“I have had several occasions to use the help of freelance editors, and think they provide incalculable good service to the profession. In these competitive times, a manuscript has to be as polished and clean as possible to garner a good sale to a publisher. If it needs work, it simply provides an editor with a reason to turn it down. My job is to not give them any excuses. I do not have either the time or the ability to do the editorial work that may be required to make the manuscript salable. Paying a freelance professional to help shape a book into its most commercially viable form ultimately more than pays for itself.”
—Deborah Schneider



You’ve searched online. You’ve looked in annual directories such as this one. You’ve asked around. A personal recommendation from a published writer-friend who has used an independent editor for his or her work may or may not do the trick. Every author has different needs, every author-editor dynamic a different chemistry.

Although sometimes an author and editor “click” very quickly, many editors offer free consultations, and it’s fine to contact more than one editor at this stage. A gratis consult may involve an editor’s short take, by phone or in writing, on sample material the editor asked you to send. But how to distinguish among the many independent editors?

Some editorial groups are huge, and they are open to all who designate themselves as editors; it might take some additional research to identify the members who are most reputable and best suited to your work. The smaller groups consist of editors who have been nominated, vetted, and elected, which ensures the high quality of the individual professionals. They meet with regularity, share referrals, and discuss industry developments. Your consultation, references offered, and the terms of any subsequent agreement can tell the rest.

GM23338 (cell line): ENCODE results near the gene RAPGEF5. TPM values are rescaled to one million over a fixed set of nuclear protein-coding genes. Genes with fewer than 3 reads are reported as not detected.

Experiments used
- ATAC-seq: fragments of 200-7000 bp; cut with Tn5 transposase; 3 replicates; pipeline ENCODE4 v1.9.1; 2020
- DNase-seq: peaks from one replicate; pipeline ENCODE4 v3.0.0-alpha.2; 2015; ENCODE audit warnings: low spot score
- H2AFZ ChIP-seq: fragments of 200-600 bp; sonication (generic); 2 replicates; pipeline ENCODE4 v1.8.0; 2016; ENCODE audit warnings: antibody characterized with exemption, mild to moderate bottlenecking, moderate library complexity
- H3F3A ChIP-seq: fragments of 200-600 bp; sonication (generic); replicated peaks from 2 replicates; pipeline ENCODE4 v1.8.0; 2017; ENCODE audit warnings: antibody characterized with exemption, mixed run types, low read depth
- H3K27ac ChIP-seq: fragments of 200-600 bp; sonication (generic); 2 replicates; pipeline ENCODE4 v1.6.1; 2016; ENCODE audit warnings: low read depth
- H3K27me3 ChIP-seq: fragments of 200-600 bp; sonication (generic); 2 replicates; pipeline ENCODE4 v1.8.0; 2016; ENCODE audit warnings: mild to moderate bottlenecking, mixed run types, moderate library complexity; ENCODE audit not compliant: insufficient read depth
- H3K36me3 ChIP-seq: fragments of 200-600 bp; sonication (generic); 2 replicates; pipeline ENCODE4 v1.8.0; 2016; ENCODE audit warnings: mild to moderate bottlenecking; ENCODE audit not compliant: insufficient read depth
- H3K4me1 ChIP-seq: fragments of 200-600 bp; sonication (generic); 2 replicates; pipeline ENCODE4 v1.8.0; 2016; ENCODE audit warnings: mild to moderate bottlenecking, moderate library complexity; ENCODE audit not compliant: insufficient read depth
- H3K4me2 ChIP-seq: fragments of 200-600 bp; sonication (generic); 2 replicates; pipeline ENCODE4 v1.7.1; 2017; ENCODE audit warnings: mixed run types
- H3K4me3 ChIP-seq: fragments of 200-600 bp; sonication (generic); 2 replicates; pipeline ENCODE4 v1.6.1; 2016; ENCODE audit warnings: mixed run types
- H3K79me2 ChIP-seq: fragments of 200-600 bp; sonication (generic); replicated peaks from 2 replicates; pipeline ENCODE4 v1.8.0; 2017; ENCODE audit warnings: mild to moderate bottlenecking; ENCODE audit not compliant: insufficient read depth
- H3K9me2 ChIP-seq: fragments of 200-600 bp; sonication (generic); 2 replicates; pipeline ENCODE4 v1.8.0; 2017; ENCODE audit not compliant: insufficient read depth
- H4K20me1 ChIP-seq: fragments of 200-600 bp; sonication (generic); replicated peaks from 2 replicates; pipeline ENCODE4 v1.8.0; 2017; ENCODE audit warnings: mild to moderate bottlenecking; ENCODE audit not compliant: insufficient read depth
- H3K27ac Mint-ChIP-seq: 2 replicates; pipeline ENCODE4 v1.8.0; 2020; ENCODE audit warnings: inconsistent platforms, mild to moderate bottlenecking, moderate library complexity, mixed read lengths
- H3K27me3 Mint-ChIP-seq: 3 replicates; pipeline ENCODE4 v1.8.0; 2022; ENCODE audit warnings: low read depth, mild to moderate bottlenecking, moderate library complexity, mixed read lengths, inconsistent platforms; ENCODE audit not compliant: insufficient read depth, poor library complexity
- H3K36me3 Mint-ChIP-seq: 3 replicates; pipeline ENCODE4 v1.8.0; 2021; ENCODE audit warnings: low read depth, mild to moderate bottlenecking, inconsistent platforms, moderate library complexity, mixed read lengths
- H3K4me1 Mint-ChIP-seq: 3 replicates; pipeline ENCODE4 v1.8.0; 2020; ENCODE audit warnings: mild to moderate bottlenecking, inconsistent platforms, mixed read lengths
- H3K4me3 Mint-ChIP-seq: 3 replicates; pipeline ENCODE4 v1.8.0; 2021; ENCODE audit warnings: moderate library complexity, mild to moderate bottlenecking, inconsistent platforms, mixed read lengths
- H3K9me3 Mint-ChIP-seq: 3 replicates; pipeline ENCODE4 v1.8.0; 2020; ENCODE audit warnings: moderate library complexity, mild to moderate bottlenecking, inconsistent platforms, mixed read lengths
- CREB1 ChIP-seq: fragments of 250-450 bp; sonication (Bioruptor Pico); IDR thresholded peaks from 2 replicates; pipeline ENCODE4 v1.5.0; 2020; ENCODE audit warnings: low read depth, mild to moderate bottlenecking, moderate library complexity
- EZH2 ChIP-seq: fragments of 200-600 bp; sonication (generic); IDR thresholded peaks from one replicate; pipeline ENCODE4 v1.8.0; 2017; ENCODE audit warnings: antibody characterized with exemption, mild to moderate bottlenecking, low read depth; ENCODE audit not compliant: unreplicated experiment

Another way to find the right editor is to prepare your manuscript to its best advantage—structurally, stylistically, and mechanically. Jeff Herman’s annual guide, for example, is filled with directions on manuscript preparation, and it is a good idea to follow them. Asking the opinion of one or more impartial readers—that is, not limiting your initial reviewers to friends and relatives—is a great strategy as well. If you have the benefit of a disinterested reader, you may be able to make some significant changes before sending an excerpt to an independent editor. One more element to consider: editors often will take your own personality and initial written inquiry into account as carefully as they do your writing. Seasoned independents do not take on every project that appears on the desk; they can pick and choose—and, working solo, they must.



We hope we’ve given you a sense of what an editor of your own can do for you and where we fit into the publishing picture. But next to firsthand experience, perhaps nothing communicates quite as sharply as an anecdote. Here are a few of ours:

“An in-house editor called me with an unusual problem. He had signed up an acclaimed author for a new book project. She had written a number of stories—nonfiction narratives about her life in an exotic land. The problem was this: some of the stories had already been published in book form in England, and that collection had its own integrity in terms of theme and chronology; now she had written another set of stories, plus a diary of her travels. How could the published stories and the new ones be made into one book?

“I decided to disregard the structure of the published book altogether. As I reexamined each story according to theme, emotional quality, geographical location, and people involved, I kept looking for ways in which they might relate to each other. Eventually, I sensed a new and logical way in which to arrange them. I touched not one word of the author’s prose. I did the same thing I always try to do when editing—imagine myself inside the skin of the writer. A prominent trade
book review had this to say about the result: ‘One story flows into the next….’ ” —Alice Rosengard